It’s easy to create online accounts, and it’s just as easy to forget them. Remember Myspace? The early social media network existed before Facebook, but even those who spent a lot of time on it may have forgotten all about it. That’s why a recent breach on Myspace that exposed 360 million people’s accounts is a serious blast to the past.
Time Inc., the owner of Myspace, confirmed in late May that a cybercriminal is attempting to sell 427 million passwords stolen from the early social network’s database. The breach, the company said, affects as many as 360 million users, and may very well be the biggest breach in history so far. The seller, who goes by the alias “Peace,” is fielding the stolen goods for $2,800.
Now, this breach does offer us some insights into the long-term impacts our digital footprints can have. For example, many people hadn’t thought about, or visited, Myspace in years. Nevertheless, user emails and passwords were maintained on the network’s servers, which were compromised. The same can go for any service. When you stop and consider all of the old, defunct or forgotten services you’ve registered for, it adds up to a lot of potential security issues.
When we create, and then neglect, online accounts, outdated security can create opportunities for cybercriminals. For example, Myspace’s legal department told users via email, “data stolen included user login data from a portion of accounts that were created prior to June 11, 2013 on the old Myspace platform.” What this means is that in June 2013, Myspace launched new security protocols, but it did not update them for accounts created before the 11th. Instead, they were stored with the older, less secure SHA-1 function.
To better explain, let me give you a quick run-through of basic cryptology. If companies store passwords in the same format as the users type them, breaches can become more dangerous. For example, cybercriminals could simply copy and paste passwords if they ever gained access to the data. That’s why companies use encryption to hash passwords. This means passwords are mixed up before being stored on a server. If someone breaks into the database, they then have to crack the jumbled code to obtain the real passwords. But hashing isn’t enough to protect passwords. So, companies began salting, or adding random data to passwords before hashing them. This combination of salting and hashing makes it difficult for criminals to both reverse-engineer the key code and discern genuine data from false data.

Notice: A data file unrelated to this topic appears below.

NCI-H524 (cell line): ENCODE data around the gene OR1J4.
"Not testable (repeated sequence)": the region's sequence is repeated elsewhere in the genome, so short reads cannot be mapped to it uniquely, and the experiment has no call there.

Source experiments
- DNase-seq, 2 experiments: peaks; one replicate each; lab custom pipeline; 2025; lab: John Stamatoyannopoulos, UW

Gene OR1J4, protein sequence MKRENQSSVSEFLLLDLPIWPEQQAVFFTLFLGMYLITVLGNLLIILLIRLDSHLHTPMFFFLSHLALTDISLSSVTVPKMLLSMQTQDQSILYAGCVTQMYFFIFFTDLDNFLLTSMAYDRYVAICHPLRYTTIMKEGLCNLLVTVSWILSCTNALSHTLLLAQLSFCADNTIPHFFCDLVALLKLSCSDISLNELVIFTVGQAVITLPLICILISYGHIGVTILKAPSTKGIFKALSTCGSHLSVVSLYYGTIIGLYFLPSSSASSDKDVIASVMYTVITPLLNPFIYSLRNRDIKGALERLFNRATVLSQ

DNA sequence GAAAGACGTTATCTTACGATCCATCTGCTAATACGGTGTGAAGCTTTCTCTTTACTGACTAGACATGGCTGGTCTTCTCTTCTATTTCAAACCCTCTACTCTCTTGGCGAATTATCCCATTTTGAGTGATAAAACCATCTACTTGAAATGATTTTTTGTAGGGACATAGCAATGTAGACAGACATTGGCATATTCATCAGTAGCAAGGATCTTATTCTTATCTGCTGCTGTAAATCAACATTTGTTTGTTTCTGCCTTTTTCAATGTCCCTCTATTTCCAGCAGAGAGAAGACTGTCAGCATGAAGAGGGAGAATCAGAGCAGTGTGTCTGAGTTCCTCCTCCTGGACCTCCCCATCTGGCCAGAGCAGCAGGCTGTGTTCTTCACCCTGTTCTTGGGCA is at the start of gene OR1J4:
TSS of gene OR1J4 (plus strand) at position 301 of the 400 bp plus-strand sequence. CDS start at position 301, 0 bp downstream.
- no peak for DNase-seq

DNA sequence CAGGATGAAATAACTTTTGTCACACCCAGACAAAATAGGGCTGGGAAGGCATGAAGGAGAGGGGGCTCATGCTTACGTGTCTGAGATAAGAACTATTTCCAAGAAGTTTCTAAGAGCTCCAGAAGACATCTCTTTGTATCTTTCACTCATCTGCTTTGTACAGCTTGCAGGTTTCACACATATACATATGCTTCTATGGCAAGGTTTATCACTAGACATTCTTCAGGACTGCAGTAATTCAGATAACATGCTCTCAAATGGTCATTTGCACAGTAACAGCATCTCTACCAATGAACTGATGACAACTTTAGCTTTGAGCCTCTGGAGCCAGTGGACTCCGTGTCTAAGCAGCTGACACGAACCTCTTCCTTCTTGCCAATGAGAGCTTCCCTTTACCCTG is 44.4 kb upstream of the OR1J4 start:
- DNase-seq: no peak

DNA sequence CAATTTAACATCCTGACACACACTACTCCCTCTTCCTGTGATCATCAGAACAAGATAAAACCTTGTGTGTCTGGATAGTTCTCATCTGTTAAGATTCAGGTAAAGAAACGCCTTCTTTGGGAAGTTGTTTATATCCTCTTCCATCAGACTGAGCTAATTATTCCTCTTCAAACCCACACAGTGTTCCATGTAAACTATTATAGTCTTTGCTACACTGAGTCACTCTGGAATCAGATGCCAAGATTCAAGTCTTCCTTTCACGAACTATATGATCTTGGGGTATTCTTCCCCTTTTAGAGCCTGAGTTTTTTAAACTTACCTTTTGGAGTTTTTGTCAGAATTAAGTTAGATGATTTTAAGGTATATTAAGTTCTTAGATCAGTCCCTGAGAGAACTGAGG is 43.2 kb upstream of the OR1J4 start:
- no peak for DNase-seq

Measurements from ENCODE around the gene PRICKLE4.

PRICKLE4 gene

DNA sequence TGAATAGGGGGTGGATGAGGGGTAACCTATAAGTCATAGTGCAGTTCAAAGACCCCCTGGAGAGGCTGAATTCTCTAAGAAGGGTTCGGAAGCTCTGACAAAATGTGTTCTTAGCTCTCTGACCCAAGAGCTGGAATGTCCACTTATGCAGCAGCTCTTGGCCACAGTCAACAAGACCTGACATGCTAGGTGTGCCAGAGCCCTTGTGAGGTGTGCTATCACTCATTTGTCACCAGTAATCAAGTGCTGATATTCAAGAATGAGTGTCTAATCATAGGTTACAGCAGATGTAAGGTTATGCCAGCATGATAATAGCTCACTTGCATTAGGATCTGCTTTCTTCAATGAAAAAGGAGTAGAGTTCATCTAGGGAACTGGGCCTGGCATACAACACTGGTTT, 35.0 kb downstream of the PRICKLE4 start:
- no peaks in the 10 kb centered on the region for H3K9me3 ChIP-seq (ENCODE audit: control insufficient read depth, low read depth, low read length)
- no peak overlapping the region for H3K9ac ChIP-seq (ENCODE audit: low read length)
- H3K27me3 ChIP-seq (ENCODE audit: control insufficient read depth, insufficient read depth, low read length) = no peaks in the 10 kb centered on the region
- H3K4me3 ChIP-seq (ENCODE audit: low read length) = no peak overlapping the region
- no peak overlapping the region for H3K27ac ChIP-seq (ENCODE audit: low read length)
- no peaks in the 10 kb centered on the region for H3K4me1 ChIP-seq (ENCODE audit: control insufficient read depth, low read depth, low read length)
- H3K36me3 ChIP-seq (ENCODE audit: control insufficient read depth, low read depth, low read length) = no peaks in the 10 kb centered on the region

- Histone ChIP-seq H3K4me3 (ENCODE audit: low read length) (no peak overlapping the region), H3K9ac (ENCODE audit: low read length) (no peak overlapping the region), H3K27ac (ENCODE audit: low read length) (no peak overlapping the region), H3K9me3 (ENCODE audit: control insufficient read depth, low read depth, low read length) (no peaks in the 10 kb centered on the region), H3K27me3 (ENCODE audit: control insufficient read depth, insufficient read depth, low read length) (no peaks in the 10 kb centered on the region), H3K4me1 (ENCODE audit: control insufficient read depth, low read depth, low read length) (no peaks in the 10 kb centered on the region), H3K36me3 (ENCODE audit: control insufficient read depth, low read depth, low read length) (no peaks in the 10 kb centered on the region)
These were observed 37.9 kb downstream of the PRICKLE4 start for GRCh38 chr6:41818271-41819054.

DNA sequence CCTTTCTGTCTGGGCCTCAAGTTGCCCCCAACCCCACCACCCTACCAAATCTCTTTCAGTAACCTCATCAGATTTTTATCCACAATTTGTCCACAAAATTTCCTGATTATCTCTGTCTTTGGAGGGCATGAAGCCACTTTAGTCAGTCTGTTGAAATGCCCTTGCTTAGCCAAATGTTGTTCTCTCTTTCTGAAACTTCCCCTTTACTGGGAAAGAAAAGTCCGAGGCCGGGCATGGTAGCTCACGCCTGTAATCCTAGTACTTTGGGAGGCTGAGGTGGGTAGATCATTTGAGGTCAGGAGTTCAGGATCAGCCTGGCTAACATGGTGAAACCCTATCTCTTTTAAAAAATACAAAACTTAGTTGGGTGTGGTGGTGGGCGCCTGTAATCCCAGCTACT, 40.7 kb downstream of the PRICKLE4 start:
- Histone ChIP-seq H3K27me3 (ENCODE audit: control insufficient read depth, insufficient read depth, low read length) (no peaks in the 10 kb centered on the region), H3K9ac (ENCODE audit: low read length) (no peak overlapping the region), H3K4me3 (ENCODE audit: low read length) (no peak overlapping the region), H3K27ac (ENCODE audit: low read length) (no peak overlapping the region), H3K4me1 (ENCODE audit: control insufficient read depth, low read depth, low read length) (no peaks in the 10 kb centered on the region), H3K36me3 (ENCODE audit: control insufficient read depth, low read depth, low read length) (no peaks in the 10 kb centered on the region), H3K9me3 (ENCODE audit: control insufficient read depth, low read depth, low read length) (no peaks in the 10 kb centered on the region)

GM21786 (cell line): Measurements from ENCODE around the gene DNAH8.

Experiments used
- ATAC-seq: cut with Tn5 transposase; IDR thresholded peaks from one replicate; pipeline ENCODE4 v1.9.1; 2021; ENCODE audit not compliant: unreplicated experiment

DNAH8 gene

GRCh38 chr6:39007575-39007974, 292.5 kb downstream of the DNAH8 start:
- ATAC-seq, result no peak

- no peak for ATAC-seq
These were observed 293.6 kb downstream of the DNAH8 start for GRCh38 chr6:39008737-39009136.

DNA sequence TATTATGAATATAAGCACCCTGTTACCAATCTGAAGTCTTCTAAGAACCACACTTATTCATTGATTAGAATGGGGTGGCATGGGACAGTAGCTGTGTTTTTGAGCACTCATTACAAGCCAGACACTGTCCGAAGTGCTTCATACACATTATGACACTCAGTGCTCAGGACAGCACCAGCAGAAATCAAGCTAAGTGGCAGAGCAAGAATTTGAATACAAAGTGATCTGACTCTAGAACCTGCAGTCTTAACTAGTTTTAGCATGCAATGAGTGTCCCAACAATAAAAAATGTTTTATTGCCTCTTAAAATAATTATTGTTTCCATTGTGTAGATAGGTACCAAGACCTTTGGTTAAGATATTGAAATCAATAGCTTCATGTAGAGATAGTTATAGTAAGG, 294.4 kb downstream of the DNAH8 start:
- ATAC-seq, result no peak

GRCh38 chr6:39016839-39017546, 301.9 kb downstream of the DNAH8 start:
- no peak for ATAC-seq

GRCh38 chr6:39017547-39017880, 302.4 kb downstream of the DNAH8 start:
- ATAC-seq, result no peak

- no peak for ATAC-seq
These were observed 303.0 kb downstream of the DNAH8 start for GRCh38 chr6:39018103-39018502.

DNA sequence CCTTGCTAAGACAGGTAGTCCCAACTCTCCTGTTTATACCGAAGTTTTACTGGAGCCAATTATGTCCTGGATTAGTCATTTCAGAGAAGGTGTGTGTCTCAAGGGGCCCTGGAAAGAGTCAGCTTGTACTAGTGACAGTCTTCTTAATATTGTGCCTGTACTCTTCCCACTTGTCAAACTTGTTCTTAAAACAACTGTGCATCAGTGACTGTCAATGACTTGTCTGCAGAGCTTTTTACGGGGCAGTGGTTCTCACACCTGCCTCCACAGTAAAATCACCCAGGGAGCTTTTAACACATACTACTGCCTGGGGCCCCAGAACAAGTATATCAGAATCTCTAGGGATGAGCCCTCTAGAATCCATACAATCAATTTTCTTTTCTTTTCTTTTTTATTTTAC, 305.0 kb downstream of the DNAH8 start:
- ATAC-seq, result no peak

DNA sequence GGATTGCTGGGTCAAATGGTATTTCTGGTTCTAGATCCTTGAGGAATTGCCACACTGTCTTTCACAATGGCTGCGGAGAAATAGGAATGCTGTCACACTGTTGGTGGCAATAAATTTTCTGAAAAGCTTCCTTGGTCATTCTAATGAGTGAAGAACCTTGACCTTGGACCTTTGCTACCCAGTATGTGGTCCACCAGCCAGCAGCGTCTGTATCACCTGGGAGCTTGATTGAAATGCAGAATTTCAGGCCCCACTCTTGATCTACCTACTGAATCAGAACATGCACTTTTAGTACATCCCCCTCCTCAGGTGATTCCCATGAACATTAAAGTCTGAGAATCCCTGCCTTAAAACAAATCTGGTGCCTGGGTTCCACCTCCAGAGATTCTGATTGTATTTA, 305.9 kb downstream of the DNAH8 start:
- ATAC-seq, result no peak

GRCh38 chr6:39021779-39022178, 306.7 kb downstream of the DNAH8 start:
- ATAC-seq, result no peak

Let’s take this knowledge back to the context of the Myspace hack. While the company salted and hashed passwords after 2013, prior accounts were stored in an unsalted format. Those were the breached ones, and ultimately, the outdated SHA-1 function exposed Myspace users. The lesson here is that our forgotten, old accounts are not only subject to increased vulnerabilities, but they also create easier opportunities for cybercriminals to hack away.
At the end of the day, users can also be more responsible for their old internet profiles given increased risks over time. It’s too easy, and dangerous, to forget the digital trails we leave behind. Being aware of online accounts coming and going allows us to better protect ourselves from those exploiting accounts of our past.
With that in mind, here are some basic steps you can take to protect all stages of your online life:
- Do maintenance on accounts and delete old ones. It’s a good idea to keep track of all online profiles you’ve registered. This makes it easier to periodically change passwords and check for suspicious behavior. Most importantly, delete old and unused accounts to tie up loose ends.
- Use different passwords for different services. If a cybercriminal breaches an old account, you won’t want them to have the master to key to all the services you use. Using different, complex passwords across accounts adds another layer of security.
- Make sure companies are using up to date security practices. In the case of Myspace, the company did update security protocols, but not for accounts opened prior to a certain date. Always stay up to date on security practices of the services you use—and the ones you used to.